By any measure, Occupy Oakland's General Strike on Wednesday was a huge success. It was huge in that media estimates that between 7 and 10,000 protestors participated. And successful in tone and deed, a sometimes serious, sometimes festive exercise in shining a light on what has happened to our country... culminating in shutting down the nation's 5th largest port, the Port of Oakland.
Much like San Francisco's General Strike of 1934, which was called after two workers were killed by police, Oakland's General Strike was called after two tour of duty marine Scott Olsen's skull was fractured by police. Coincidentally, the third worker injured in 1934's Bloody Thursday, the one who survived, was also named Olsen.
The General Strike started slowly, with a morning rally and an educational session about the self-enriching Wall Street and bank practices which have impoverished the country. The morning also included a flash mob performance of the old disco hit "I will survive... Capitalism!"
The afternoon featured a Children's Gathering at the Oakland Public Library, a rally and press conference. Free communal lunch was served by the People's Grocery, Farm to Table, Food First and other providers.
After lunch, bank actions included a tour of local banks with more information on the practices that brought on the Great Recession and still strangle our economy. Disabled groups and Seniors Action Brigade sponsored a short march/roll, while others engaged in sit-in/teach-ins on the sides of Oakland City Hall. Later in the afternoon, a family bike ride and stroller march was organized for families in the downtown area. A labor cook out supported and staffed by National Nurses United, Service Employees International Union, International Longshore and Warehousemans Union and other labor organizations fed thousands a nourishing, balanced, free meal.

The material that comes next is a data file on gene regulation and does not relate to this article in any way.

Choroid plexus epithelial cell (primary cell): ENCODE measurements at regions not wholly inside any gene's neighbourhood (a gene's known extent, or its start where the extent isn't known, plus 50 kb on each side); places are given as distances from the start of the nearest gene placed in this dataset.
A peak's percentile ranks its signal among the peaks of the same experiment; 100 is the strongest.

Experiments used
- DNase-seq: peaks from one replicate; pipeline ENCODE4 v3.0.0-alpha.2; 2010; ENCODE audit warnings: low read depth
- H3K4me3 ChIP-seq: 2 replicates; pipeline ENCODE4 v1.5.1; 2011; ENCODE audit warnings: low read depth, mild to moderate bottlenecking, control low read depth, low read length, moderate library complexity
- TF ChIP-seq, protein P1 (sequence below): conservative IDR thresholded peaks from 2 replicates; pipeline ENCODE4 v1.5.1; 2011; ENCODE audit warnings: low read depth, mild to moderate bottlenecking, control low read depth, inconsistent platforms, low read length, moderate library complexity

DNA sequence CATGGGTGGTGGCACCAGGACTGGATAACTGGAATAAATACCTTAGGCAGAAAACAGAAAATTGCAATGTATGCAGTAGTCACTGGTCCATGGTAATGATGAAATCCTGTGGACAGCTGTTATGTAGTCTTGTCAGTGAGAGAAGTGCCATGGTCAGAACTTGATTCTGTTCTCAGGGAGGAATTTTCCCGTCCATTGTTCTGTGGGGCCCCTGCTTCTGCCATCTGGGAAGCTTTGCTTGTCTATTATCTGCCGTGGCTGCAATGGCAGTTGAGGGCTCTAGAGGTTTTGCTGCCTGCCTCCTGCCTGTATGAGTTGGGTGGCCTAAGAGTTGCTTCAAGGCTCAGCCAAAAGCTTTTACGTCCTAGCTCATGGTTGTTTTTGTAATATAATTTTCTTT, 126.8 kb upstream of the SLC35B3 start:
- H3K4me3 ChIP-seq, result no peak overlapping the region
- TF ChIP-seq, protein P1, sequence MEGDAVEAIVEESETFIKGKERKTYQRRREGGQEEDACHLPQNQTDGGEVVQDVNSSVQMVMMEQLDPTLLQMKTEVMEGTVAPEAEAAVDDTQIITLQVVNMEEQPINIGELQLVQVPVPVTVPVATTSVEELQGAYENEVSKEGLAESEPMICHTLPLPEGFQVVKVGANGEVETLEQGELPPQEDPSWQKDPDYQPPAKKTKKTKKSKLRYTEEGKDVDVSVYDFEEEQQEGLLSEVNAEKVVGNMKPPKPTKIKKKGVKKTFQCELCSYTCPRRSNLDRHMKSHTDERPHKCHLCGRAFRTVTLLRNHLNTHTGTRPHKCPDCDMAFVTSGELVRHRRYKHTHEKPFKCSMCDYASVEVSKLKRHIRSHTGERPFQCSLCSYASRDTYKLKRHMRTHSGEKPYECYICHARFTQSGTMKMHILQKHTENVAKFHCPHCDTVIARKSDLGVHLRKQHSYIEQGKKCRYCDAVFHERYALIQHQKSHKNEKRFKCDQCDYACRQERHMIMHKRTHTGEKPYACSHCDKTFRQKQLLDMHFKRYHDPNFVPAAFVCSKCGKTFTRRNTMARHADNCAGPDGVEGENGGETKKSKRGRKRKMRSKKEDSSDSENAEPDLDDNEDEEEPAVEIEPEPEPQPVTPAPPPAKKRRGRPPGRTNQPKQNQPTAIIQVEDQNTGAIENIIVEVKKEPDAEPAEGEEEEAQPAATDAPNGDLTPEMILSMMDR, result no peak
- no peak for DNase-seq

People would need the nourishment for the mile and a half march from the Occupy Oakland encampment in front of City Hall to the Port. As marchers reached the Port's main entrance, a bicycle brigade blocked large semi trucks from entering. The tractor trailers were soon surrounded by thousands who also blocked the entrance, shutting down the Port. Some drivers just abandoned their trucks at least temporarily. Many drivers, like Mann Sing from the Central Valley, were supportive of the Occupy march even as dozens of protestors climbed the cabs and boxes, waving banners and sometimes playing music. Bands and drum contingents representing labor and community organizations played old labor standards and freshly composed songs celebrating the Occupy movement.
The marchers were as diverse as Oakland itself: middle-aged and young, women, men and kids, college students and workers. All ethnic groups were well represented. There was not only a festive feeling, but a peaceful, almost friendly atmosphere that local reporters and media observed. When a few black clad, masked anarchists broke bank windows, the demonstrators restrained them, then cleaned up the broken glass. When a Mercedes, driving erratically, hit two marchers in a crowd on the way to the Port, demonstrators cared for them until emergency vehicles could navigate the thronged marchers. Finally, well after the day's conclusion and the thousands had dispersed, a small group of anarchists struck again, setting fire to a few dumpsters. This time there were no marchers to clean up their mess. They were dispersed by the police who had maintained a low key presence.
But overwhelmingly positive, peaceful spirit may not hold if the demonstrators concerns are not addressed. As time goes on, people may be less inclined to clean up the mess that banks have left us with whether it be broken windows, bankruptcies or foreclosures. If Wall Street and their lobbyists prevail in protecting the ill-gotten gains of the 1%... if the generosity of people continues to be taken advantage of and the largest wealth transfer in history is not reversed, then next time people gather they will not be so genial.